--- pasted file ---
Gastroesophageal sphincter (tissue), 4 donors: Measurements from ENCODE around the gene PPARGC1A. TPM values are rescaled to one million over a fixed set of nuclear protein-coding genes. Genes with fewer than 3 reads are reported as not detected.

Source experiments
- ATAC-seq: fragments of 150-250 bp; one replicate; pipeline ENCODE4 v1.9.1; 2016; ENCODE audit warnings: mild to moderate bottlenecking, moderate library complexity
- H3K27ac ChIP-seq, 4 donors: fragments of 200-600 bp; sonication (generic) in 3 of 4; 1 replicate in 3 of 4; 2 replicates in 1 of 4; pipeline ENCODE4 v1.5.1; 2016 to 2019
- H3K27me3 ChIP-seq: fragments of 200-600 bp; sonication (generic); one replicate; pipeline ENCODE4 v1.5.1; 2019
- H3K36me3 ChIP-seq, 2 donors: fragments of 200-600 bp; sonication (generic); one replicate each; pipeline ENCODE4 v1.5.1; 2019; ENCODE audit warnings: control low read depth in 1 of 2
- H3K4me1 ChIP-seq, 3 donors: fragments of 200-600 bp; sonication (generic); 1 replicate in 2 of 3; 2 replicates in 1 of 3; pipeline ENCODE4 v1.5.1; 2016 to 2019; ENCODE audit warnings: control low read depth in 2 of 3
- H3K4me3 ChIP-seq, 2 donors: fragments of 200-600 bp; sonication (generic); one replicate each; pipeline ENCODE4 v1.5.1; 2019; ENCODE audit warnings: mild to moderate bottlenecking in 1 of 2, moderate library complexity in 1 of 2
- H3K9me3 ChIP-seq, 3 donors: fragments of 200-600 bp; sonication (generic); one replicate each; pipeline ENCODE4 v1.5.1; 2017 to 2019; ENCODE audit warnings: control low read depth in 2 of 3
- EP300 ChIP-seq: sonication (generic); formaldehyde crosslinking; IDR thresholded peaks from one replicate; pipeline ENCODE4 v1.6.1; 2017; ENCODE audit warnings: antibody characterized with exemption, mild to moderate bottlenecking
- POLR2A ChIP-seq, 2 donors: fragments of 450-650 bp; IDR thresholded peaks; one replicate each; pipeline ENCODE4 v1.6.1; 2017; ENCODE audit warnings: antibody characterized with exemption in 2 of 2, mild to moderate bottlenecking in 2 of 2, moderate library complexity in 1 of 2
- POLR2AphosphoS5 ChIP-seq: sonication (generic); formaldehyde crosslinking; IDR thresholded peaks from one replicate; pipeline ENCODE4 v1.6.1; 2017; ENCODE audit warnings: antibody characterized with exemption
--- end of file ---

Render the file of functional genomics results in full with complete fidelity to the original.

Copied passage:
Gastroesophageal sphincter (tissue), 4 donors: Measurements from ENCODE around the gene PPARGC1A. TPM values are rescaled to one million over a fixed set of nuclear protein-coding genes. Genes with fewer than 3 reads are reported as not detected.

Source experiments
- ATAC-seq: fragments of 150-250 bp; one replicate; pipeline ENCODE4 v1.9.1; 2016; ENCODE audit warnings: mild to moderate bottlenecking, moderate library complexity
- H3K27ac ChIP-seq, 4 donors: fragments of 200-600 bp; sonication (generic) in 3 of 4; 1 replicate in 3 of 4; 2 replicates in 1 of 4; pipeline ENCODE4 v1.5.1; 2016 to 2019
- H3K27me3 ChIP-seq: fragments of 200-600 bp; sonication (generic); one replicate; pipeline ENCODE4 v1.5.1; 2019
- H3K36me3 ChIP-seq, 2 donors: fragments of 200-600 bp; sonication (generic); one replicate each; pipeline ENCODE4 v1.5.1; 2019; ENCODE audit warnings: control low read depth in 1 of 2
- H3K4me1 ChIP-seq, 3 donors: fragments of 200-600 bp; sonication (generic); 1 replicate in 2 of 3; 2 replicates in 1 of 3; pipeline ENCODE4 v1.5.1; 2016 to 2019; ENCODE audit warnings: control low read depth in 2 of 3
- H3K4me3 ChIP-seq, 2 donors: fragments of 200-600 bp; sonication (generic); one replicate each; pipeline ENCODE4 v1.5.1; 2019; ENCODE audit warnings: mild to moderate bottlenecking in 1 of 2, moderate library complexity in 1 of 2
- H3K9me3 ChIP-seq, 3 donors: fragments of 200-600 bp; sonication (generic); one replicate each; pipeline ENCODE4 v1.5.1; 2017 to 2019; ENCODE audit warnings: control low read depth in 2 of 3
- EP300 ChIP-seq: sonication (generic); formaldehyde crosslinking; IDR thresholded peaks from one replicate; pipeline ENCODE4 v1.6.1; 2017; ENCODE audit warnings: antibody characterized with exemption, mild to moderate bottlenecking
- POLR2A ChIP-seq, 2 donors: fragments of 450-650 bp; IDR thresholded peaks; one replicate each; pipeline ENCODE4 v1.6.1; 2017; ENCODE audit warnings: antibody characterized with exemption in 2 of 2, mild to moderate bottlenecking in 2 of 2, moderate library complexity in 1 of 2
- POLR2AphosphoS5 ChIP-seq: sonication (generic); formaldehyde crosslinking; IDR thresholded peaks from one replicate; pipeline ENCODE4 v1.6.1; 2017; ENCODE audit warnings: antibody characterized with exemption